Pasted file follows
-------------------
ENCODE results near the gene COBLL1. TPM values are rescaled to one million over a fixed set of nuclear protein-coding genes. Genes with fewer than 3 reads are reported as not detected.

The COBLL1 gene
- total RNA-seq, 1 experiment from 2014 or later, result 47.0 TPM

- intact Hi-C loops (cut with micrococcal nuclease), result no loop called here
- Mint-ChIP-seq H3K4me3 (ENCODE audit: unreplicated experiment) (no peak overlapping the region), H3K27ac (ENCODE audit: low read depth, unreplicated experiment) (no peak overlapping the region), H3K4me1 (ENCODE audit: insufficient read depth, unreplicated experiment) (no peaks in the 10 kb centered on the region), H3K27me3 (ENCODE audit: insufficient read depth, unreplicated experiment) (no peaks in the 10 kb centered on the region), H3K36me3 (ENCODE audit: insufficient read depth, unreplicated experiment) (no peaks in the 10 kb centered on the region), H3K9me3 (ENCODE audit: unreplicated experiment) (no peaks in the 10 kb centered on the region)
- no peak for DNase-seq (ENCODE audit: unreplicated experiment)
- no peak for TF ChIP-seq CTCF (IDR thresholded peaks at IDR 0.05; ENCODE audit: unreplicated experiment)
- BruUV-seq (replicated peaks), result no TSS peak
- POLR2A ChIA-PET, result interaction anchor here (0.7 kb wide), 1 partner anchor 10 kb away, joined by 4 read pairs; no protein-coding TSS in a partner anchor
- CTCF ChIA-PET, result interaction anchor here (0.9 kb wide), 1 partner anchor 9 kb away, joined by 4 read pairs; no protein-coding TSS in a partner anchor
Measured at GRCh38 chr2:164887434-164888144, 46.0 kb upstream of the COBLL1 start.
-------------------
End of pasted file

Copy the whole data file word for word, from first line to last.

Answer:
ENCODE results near the gene COBLL1. TPM values are rescaled to one million over a fixed set of nuclear protein-coding genes. Genes with fewer than 3 reads are reported as not detected.

The COBLL1 gene
- total RNA-seq, 1 experiment from 2014 or later, result 47.0 TPM

- intact Hi-C loops (cut with micrococcal nuclease), result no loop called here
- Mint-ChIP-seq H3K4me3 (ENCODE audit: unreplicated experiment) (no peak overlapping the region), H3K27ac (ENCODE audit: low read depth, unreplicated experiment) (no peak overlapping the region), H3K4me1 (ENCODE audit: insufficient read depth, unreplicated experiment) (no peaks in the 10 kb centered on the region), H3K27me3 (ENCODE audit: insufficient read depth, unreplicated experiment) (no peaks in the 10 kb centered on the region), H3K36me3 (ENCODE audit: insufficient read depth, unreplicated experiment) (no peaks in the 10 kb centered on the region), H3K9me3 (ENCODE audit: unreplicated experiment) (no peaks in the 10 kb centered on the region)
- no peak for DNase-seq (ENCODE audit: unreplicated experiment)
- no peak for TF ChIP-seq CTCF (IDR thresholded peaks at IDR 0.05; ENCODE audit: unreplicated experiment)
- BruUV-seq (replicated peaks), result no TSS peak
- POLR2A ChIA-PET, result interaction anchor here (0.7 kb wide), 1 partner anchor 10 kb away, joined by 4 read pairs; no protein-coding TSS in a partner anchor
- CTCF ChIA-PET, result interaction anchor here (0.9 kb wide), 1 partner anchor 9 kb away, joined by 4 read pairs; no protein-coding TSS in a partner anchor
Measured at GRCh38 chr2:164887434-164888144, 46.0 kb upstream of the COBLL1 start.